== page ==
Thanksgiving is next week! I can't believe it. I love Thanksgiving but man, is it really almost here again?
Thanksgiving is a lovely lovely idea for a holiday. Here's what you're expected to do: eat good food, surround yourself with people you care about, and be thankful for all your blessings. Usually there is some lazing around on the sofa while a football game plays on the TV and a big plate of leftovers lurking to look forward to, as well. No major decorating required. No shopping for perfect presents or desperate last minute dashes to Target for stocking stuffers. That sounds just about perfect to me.
But...and you knew it was coming...here is what is rapidly becoming my standard pre-Thanksgiving rant. Thanksgiving barely seems to exist anymore in the minds of many people (read: retailers) except for, of course, the grocery store people.
Case in point: I wanted to buy some Thanksgiving books to read to William, so I made a happy little trip to a couple of the (very large) chain bookstores here in Nashville, but I couldn't find much of anything! What I found was a piddling little pile of Thanksgiving books for children, nearly an afterthought on a small table or crammed up on one high shelf, nearly completely obscured by the hundreds of sparkly Christmas books. This must be what it feels like to celebrate Chanukah. The Chanukah kids' books get a tiny little afterthought display, with a few defiant titles, while the Christmas books are piled into huge mounds all around them. Sigh. I finally found a boardbook copy of "Corduroy's Thanksgiving," so I bought that. So now we have "Spot's First Thanksgiving" and "Corduroy's Thanksgiving," and that's it. And sadly, that's nearly all there seems to be. I wanted something sort of meaningful, but that was a big strikeout. W is too young for historical books about pilgrims and Indians, but would it be too much to ask to have more than a couple of Thanksgiving books for children for sale this time of year?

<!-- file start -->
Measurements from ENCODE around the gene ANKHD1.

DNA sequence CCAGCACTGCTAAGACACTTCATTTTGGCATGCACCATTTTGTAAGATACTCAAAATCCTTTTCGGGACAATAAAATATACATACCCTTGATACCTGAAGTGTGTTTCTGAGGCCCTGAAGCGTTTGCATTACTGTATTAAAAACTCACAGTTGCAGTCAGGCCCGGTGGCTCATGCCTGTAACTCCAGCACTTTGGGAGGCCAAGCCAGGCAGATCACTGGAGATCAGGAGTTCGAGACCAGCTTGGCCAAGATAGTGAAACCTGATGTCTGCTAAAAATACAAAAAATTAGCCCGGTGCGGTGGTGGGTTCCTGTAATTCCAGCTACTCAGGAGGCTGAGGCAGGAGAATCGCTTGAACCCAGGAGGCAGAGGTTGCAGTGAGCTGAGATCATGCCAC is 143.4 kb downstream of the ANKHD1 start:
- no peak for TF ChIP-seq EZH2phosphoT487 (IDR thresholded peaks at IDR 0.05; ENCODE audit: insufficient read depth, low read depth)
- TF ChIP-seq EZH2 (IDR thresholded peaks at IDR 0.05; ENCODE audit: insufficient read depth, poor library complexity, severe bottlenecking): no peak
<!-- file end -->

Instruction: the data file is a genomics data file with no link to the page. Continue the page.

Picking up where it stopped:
I could go on for days about how Macy's hung up its glittery red balls and white lights two weeks before Halloween. Heck, my own subdivision hired people to put up wreaths and garlands on the neighborhood entrance signs....today! Why can't we celebrate Thanksgiving first and then worry about Christmas? Why does everyone have to gloss over Thanksgiving? But it's so inevitable that I am having an increasingly harder time even working up enough energy for a spirited rant, really.
Well, I'm going to eat turkey and put a turkey headband on my toddler and read our (few) Thanksgiving books and then I'll think about Christmas stuff. We're going to do autumn and Thanksgiving first. I know that I am reveling in every drive I take around Nashville right now. The trees are blazing with orange and yellow and even purple and red leaves, and I feel like I have stars in my eyes as I gaze upon the first real autumn that I've seen in person in seven years. I took William out into our back yard today and picked a glorious red leaf from a bottom branch of one of our brave little trees. He was fascinated by it, kept saying, "Leaf? Leaf?" That's right, sweetie. Let's enjoy all this beauty outside while we can, and then let's say our prayers and be grateful for all that we have. And then, only then, will we start making our Christmas list and checking it twice.